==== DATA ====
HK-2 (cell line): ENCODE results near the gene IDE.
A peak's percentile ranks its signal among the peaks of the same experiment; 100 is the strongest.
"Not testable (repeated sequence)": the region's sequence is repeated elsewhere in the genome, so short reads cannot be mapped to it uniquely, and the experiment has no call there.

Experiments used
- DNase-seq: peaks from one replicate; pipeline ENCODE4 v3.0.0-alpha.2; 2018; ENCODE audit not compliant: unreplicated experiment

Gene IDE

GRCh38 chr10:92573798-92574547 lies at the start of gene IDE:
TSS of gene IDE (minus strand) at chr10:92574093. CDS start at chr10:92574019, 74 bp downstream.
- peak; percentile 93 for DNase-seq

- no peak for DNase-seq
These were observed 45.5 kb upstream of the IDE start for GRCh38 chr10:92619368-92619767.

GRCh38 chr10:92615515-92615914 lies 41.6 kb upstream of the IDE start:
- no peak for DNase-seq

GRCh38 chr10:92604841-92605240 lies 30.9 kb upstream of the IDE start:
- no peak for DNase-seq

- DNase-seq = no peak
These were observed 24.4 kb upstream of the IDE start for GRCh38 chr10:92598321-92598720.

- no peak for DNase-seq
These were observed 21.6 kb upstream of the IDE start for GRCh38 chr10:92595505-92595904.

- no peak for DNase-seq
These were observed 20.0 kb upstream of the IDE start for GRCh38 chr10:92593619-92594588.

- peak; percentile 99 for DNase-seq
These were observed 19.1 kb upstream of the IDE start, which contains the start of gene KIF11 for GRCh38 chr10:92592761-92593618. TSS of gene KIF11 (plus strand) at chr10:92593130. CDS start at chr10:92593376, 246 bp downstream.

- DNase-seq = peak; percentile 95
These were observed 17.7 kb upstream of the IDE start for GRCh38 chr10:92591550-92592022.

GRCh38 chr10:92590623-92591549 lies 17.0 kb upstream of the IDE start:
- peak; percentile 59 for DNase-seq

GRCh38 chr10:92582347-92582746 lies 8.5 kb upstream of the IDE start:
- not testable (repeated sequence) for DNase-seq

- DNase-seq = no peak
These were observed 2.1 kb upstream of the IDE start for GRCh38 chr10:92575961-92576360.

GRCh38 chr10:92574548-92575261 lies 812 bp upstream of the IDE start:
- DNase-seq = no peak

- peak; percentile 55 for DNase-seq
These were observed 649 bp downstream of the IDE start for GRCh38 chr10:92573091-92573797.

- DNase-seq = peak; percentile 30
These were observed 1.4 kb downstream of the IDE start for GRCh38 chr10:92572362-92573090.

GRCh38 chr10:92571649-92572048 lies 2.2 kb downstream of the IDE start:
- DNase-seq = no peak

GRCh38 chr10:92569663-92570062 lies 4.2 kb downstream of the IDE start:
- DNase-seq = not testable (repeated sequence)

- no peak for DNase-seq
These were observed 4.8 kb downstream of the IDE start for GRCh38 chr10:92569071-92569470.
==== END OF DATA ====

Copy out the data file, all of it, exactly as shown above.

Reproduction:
HK-2 (cell line): ENCODE results near the gene IDE.
A peak's percentile ranks its signal among the peaks of the same experiment; 100 is the strongest.
"Not testable (repeated sequence)": the region's sequence is repeated elsewhere in the genome, so short reads cannot be mapped to it uniquely, and the experiment has no call there.

Experiments used
- DNase-seq: peaks from one replicate; pipeline ENCODE4 v3.0.0-alpha.2; 2018; ENCODE audit not compliant: unreplicated experiment

Gene IDE

GRCh38 chr10:92573798-92574547 lies at the start of gene IDE:
TSS of gene IDE (minus strand) at chr10:92574093. CDS start at chr10:92574019, 74 bp downstream.
- peak; percentile 93 for DNase-seq

- no peak for DNase-seq
These were observed 45.5 kb upstream of the IDE start for GRCh38 chr10:92619368-92619767.

GRCh38 chr10:92615515-92615914 lies 41.6 kb upstream of the IDE start:
- no peak for DNase-seq

GRCh38 chr10:92604841-92605240 lies 30.9 kb upstream of the IDE start:
- no peak for DNase-seq

- DNase-seq = no peak
These were observed 24.4 kb upstream of the IDE start for GRCh38 chr10:92598321-92598720.

- no peak for DNase-seq
These were observed 21.6 kb upstream of the IDE start for GRCh38 chr10:92595505-92595904.

- no peak for DNase-seq
These were observed 20.0 kb upstream of the IDE start for GRCh38 chr10:92593619-92594588.

- peak; percentile 99 for DNase-seq
These were observed 19.1 kb upstream of the IDE start, which contains the start of gene KIF11 for GRCh38 chr10:92592761-92593618. TSS of gene KIF11 (plus strand) at chr10:92593130. CDS start at chr10:92593376, 246 bp downstream.

- DNase-seq = peak; percentile 95
These were observed 17.7 kb upstream of the IDE start for GRCh38 chr10:92591550-92592022.

GRCh38 chr10:92590623-92591549 lies 17.0 kb upstream of the IDE start:
- peak; percentile 59 for DNase-seq

GRCh38 chr10:92582347-92582746 lies 8.5 kb upstream of the IDE start:
- not testable (repeated sequence) for DNase-seq

- DNase-seq = no peak
These were observed 2.1 kb upstream of the IDE start for GRCh38 chr10:92575961-92576360.

GRCh38 chr10:92574548-92575261 lies 812 bp upstream of the IDE start:
- DNase-seq = no peak

- peak; percentile 55 for DNase-seq
These were observed 649 bp downstream of the IDE start for GRCh38 chr10:92573091-92573797.

- DNase-seq = peak; percentile 30
These were observed 1.4 kb downstream of the IDE start for GRCh38 chr10:92572362-92573090.

GRCh38 chr10:92571649-92572048 lies 2.2 kb downstream of the IDE start:
- DNase-seq = no peak

GRCh38 chr10:92569663-92570062 lies 4.2 kb downstream of the IDE start:
- DNase-seq = not testable (repeated sequence)

- no peak for DNase-seq
These were observed 4.8 kb downstream of the IDE start for GRCh38 chr10:92569071-92569470.